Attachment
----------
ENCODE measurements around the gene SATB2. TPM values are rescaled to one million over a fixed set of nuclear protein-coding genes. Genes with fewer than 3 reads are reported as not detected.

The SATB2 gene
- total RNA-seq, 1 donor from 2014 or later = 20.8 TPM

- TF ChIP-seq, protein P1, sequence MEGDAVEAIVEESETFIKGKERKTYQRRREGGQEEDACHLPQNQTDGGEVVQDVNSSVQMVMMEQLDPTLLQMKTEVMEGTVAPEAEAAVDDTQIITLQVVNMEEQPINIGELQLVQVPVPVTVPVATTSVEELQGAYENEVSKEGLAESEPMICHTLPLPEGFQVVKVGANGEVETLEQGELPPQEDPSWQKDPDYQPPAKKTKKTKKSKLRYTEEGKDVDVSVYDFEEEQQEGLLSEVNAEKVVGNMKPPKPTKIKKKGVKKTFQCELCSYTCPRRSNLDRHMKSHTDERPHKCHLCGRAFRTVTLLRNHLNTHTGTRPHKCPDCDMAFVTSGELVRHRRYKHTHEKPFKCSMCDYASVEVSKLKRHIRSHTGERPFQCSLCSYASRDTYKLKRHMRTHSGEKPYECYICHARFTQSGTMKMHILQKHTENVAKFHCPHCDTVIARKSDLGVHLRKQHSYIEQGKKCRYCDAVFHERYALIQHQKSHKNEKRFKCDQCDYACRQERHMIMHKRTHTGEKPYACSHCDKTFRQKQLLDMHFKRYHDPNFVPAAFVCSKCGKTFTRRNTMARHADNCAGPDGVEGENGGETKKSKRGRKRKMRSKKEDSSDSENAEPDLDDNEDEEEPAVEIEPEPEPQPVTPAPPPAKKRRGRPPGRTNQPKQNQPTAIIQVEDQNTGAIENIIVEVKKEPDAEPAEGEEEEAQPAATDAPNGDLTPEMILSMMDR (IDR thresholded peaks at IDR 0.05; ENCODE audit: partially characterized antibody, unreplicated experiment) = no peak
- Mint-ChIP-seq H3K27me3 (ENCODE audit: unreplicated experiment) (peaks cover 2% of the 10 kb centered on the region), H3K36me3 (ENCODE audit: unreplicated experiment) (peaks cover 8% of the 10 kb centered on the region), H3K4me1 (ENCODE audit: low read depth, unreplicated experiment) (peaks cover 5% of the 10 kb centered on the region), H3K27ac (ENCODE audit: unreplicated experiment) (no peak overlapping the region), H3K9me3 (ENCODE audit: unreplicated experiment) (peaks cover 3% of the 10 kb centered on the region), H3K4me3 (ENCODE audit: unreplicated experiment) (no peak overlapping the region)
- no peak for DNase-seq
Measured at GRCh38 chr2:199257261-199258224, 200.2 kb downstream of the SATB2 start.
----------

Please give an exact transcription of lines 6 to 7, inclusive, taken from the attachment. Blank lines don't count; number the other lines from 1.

- no peak for DNase-seq
Measured at GRCh38 chr2:199257261-199258224, 200.2 kb downstream of the SATB2 start.